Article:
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IV bag shortage hits area hospitals

Local and area hospitals and other health care providers are responding to effects of an IV bag shortage caused by Hurricane Maria, which crippled Puerto Rico last fall. Puerto Rico is a major source of IV bags to the United States.

When IV bags can be bought they come at a very inflated price due to supply and demand factors caused by the shortage. Cheryl Hale, director of pharmacy at Comanche County Memorial Hospital, said the shortage is being managed by reserving use of IV bags  drugs for certain situations and by seeking sources that have bags available in bulk.

"We're now reserving use of IV medications for ambulance calls, emergency room admissions and after operations of patients," she said. "We've asked doctors to administer oral pain medications whenever possible."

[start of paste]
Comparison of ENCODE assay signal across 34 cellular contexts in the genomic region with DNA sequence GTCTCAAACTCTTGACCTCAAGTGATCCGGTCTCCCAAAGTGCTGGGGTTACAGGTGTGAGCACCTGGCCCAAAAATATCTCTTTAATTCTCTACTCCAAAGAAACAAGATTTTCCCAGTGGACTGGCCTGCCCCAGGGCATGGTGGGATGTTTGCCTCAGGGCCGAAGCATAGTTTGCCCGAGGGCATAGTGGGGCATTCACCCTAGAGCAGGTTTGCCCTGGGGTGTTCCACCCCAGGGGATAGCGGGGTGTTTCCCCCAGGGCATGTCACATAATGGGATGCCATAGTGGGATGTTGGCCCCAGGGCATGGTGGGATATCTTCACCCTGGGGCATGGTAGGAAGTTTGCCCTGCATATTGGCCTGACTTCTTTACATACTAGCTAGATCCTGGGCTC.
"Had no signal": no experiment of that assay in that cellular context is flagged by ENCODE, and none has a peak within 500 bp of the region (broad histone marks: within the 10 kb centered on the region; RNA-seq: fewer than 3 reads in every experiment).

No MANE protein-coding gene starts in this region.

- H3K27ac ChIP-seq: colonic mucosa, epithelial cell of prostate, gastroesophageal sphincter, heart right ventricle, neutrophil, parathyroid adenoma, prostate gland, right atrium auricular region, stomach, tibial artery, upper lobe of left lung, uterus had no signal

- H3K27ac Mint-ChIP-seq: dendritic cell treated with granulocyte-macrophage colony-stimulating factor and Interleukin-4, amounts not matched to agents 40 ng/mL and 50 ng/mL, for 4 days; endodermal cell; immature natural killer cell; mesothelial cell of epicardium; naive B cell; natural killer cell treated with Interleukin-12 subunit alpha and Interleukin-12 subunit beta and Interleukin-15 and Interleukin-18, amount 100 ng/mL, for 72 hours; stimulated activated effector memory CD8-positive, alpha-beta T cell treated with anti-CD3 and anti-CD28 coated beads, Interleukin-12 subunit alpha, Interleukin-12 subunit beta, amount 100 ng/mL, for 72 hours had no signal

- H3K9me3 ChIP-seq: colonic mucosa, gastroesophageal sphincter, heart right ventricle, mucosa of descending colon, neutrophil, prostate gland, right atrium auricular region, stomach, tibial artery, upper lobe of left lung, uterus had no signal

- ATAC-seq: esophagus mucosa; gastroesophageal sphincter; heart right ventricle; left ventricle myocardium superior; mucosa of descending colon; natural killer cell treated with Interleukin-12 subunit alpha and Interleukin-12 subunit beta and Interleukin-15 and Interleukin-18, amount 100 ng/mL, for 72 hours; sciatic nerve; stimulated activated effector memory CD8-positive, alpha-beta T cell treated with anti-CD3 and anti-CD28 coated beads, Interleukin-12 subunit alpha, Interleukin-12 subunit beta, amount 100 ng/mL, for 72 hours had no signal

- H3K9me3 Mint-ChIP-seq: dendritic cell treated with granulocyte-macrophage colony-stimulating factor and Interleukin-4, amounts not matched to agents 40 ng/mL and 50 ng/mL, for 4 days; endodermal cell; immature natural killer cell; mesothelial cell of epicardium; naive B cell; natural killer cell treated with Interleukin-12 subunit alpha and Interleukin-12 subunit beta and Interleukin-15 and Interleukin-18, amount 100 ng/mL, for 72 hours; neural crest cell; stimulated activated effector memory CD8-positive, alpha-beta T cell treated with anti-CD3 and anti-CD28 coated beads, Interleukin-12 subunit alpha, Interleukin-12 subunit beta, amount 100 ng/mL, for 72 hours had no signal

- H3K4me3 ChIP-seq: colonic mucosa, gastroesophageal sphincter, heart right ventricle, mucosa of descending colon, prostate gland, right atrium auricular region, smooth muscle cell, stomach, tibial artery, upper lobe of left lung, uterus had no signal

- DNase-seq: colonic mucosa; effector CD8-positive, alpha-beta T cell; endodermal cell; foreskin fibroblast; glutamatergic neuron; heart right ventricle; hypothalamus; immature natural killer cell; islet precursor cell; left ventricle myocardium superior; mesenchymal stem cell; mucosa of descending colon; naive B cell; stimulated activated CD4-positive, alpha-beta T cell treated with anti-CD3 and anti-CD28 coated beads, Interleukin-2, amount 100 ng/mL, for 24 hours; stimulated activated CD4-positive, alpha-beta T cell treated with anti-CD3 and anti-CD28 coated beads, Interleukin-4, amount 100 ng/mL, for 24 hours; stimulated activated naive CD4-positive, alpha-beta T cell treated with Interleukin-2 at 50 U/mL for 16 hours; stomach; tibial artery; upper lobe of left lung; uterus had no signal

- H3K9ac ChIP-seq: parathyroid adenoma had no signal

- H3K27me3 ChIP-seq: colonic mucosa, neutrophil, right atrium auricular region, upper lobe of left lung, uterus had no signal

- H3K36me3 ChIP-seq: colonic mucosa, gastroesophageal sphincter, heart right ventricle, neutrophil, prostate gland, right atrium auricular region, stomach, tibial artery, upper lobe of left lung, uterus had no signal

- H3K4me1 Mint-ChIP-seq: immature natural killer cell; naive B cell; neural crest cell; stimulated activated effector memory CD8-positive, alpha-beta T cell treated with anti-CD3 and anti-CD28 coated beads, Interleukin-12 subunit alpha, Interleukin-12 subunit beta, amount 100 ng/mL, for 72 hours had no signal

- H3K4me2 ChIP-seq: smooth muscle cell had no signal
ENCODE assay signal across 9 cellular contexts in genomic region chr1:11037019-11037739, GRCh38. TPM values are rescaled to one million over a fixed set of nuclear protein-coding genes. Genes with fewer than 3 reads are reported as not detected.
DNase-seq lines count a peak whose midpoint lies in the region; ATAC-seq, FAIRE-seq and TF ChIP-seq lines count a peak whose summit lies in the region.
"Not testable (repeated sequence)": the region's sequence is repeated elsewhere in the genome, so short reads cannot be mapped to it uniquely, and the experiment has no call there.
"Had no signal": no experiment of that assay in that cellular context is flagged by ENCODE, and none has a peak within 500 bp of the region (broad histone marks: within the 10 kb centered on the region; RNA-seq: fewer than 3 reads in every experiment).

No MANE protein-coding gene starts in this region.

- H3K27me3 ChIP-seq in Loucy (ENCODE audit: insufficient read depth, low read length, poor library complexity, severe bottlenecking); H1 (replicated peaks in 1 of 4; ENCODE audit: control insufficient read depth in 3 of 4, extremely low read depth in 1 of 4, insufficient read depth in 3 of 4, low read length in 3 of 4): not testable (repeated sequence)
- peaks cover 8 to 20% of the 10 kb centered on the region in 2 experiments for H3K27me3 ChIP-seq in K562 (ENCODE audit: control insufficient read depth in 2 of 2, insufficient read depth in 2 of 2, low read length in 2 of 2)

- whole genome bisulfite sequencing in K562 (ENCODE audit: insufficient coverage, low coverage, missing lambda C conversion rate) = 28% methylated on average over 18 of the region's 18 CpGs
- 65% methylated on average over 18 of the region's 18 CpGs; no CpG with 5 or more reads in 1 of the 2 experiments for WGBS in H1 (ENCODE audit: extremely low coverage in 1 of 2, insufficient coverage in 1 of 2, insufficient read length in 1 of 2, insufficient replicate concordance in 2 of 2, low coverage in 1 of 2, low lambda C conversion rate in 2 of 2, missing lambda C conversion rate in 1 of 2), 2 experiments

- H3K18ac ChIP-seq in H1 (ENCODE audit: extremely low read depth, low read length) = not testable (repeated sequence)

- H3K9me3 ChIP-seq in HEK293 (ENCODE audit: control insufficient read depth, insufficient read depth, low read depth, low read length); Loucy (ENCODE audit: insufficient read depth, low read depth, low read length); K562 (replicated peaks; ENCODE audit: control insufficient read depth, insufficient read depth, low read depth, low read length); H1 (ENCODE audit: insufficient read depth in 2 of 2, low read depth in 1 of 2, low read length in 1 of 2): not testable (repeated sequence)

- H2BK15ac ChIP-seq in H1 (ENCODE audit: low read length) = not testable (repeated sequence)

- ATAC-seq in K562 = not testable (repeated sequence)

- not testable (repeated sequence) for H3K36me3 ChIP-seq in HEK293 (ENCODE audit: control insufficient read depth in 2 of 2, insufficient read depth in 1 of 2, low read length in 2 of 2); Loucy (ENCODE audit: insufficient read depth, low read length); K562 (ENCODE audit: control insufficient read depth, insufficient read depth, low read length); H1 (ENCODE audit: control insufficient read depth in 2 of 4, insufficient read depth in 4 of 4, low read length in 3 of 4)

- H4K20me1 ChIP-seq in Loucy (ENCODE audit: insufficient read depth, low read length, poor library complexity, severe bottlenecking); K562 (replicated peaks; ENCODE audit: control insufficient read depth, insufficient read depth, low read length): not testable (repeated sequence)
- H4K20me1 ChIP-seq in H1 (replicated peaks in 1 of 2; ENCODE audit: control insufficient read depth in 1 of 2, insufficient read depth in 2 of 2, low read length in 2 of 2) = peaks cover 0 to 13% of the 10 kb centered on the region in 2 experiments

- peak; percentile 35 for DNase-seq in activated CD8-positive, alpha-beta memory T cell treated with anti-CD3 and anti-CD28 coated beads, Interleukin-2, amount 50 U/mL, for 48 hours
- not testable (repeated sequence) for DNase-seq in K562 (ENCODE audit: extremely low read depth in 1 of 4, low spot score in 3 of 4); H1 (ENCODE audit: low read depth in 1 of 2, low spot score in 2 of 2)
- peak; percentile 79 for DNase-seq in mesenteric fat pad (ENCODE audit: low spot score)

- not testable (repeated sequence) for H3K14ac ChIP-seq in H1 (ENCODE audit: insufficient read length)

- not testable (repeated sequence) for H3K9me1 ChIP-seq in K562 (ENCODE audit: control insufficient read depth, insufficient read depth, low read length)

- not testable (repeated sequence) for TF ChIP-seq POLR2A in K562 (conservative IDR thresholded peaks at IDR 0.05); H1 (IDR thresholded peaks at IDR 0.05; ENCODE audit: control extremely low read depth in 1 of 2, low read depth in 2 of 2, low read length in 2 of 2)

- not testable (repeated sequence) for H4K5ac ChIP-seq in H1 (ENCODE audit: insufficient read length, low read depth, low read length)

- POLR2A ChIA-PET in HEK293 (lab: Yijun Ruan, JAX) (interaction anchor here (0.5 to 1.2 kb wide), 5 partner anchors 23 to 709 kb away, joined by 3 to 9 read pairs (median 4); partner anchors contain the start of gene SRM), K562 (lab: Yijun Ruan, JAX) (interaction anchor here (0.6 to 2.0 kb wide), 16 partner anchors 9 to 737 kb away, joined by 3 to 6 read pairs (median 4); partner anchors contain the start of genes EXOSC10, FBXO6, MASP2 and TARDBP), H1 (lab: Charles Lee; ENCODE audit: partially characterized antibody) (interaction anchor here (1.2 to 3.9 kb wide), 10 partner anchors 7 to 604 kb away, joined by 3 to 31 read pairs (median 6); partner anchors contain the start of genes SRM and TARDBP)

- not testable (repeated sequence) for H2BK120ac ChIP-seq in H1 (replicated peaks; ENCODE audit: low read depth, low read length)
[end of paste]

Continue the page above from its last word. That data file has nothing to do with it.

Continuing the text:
Hale said that not only are IV bag shortages due to the hurricane affecting hospitals but also shortages of IV medications caused by closures of manufacturing plants by the Food and Drug Administration following inspections.

"Everybody is in the same boat looking for sources of IV bags and drugs," she said.

Lane Hooton, chief operating officer of Cancer Centers of Southwest Oklahoma, said that his firm anticipated shortages and purchased a very large supply of IV bags back in October but still had to make some recent purchases due to the great need for them.

"There appears to be no end to the shortages and prices are getting out of sight," he said. "Before the shortage, an IV bag cost under $5 but we're now seeing bags for as much as $60 apiece and $80 bags could come soon."

Hooton said the center must have the bags available for its patients and is having to absorb the much higher costs as the higher prices cannot be easily passed on to patients.

"The near future for availability of IV bags does not look good," he said.

The Lawton Constitution

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